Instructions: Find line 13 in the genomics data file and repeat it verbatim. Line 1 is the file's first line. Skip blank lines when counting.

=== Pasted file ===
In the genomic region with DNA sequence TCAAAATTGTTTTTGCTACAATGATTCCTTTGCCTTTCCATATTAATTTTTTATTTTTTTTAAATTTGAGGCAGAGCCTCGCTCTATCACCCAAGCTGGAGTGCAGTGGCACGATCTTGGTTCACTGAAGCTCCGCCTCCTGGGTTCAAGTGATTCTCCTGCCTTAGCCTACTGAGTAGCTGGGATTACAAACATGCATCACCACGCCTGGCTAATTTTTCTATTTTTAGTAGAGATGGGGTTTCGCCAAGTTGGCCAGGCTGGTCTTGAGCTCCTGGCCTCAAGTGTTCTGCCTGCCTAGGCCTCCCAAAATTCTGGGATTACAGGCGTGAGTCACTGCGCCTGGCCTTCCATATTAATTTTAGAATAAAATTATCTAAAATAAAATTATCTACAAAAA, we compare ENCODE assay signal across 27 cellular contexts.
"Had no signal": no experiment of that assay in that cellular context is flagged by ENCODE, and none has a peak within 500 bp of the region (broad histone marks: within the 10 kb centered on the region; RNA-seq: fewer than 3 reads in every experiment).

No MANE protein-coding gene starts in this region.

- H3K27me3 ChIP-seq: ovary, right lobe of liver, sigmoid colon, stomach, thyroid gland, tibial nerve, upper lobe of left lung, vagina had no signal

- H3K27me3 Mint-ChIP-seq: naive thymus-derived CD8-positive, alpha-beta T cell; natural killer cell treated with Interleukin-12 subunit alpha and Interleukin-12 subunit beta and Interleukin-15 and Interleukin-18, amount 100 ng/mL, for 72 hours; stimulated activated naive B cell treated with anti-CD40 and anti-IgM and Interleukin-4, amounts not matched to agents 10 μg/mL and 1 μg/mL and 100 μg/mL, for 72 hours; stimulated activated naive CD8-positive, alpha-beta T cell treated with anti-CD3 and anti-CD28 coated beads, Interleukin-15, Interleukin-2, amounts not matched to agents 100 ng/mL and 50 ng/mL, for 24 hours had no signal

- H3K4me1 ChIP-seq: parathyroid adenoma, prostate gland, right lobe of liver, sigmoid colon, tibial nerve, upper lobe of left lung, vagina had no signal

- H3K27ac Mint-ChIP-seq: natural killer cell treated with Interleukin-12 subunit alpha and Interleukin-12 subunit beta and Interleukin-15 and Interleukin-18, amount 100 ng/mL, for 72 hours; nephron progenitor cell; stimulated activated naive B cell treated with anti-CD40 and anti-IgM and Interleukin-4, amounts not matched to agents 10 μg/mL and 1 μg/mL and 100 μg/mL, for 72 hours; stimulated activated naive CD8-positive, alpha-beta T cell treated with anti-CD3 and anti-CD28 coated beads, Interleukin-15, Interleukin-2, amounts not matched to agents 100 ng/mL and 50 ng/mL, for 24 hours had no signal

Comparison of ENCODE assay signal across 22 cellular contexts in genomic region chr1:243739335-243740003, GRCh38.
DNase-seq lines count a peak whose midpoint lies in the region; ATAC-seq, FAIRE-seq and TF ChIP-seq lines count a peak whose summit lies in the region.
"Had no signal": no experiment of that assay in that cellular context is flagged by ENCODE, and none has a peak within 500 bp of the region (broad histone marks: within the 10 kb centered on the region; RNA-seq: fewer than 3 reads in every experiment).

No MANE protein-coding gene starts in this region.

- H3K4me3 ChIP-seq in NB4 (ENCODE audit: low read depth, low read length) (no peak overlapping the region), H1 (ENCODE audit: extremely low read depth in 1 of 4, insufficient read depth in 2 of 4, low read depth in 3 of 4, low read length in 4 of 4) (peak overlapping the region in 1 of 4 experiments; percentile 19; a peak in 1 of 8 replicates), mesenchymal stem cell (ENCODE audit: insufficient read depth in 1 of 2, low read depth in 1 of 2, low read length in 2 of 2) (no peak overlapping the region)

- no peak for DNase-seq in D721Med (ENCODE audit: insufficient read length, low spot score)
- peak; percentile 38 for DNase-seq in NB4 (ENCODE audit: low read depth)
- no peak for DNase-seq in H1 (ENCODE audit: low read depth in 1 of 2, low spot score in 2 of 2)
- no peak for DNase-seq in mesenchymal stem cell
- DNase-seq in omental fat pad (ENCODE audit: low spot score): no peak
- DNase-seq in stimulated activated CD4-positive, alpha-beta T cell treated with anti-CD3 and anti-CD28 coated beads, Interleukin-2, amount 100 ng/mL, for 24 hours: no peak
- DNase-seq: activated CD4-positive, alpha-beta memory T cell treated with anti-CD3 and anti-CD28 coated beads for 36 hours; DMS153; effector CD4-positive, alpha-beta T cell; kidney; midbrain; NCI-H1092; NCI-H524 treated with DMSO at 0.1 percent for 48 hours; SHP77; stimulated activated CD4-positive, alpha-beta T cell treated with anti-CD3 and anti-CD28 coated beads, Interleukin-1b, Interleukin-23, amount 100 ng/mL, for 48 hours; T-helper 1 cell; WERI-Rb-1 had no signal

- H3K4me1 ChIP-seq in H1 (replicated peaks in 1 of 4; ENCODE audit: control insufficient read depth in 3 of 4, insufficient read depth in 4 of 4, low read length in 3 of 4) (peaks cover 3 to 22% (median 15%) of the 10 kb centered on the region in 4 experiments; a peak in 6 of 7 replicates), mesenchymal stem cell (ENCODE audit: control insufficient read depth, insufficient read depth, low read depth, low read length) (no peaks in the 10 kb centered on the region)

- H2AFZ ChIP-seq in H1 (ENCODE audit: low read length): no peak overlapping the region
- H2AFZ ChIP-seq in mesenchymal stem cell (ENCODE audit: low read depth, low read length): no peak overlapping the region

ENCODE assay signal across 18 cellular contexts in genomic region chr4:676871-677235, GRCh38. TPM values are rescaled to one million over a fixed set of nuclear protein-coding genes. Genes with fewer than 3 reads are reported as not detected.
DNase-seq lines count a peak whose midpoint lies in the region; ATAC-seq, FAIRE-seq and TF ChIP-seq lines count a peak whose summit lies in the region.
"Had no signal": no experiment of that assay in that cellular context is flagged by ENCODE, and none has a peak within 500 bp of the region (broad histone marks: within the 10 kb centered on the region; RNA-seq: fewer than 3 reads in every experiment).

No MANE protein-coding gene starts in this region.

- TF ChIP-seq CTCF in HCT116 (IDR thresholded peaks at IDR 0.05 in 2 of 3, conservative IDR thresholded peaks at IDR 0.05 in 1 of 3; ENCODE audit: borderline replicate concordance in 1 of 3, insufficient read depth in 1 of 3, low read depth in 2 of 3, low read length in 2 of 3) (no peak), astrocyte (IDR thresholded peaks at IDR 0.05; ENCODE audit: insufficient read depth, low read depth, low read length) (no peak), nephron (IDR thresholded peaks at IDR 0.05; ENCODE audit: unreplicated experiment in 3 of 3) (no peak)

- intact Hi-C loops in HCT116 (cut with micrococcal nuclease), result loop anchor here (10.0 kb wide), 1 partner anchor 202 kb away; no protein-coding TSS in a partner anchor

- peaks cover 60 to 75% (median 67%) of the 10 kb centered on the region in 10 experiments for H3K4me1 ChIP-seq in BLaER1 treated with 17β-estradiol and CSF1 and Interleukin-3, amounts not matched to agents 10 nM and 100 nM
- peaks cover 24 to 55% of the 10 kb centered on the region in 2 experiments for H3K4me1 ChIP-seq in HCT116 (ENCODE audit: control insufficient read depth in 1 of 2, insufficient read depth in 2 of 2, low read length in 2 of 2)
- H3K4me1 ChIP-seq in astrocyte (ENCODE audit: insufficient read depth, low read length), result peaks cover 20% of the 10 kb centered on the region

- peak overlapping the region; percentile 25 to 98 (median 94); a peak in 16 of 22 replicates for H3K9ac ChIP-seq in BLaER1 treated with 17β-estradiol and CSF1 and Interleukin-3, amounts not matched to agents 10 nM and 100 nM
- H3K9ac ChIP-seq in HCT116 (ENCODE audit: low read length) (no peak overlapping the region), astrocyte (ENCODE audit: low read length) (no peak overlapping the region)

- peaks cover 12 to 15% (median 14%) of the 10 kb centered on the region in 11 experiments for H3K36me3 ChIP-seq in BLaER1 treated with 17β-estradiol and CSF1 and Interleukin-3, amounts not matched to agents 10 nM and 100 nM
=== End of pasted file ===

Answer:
- no peak for DNase-seq in D721Med (ENCODE audit: insufficient read length, low spot score)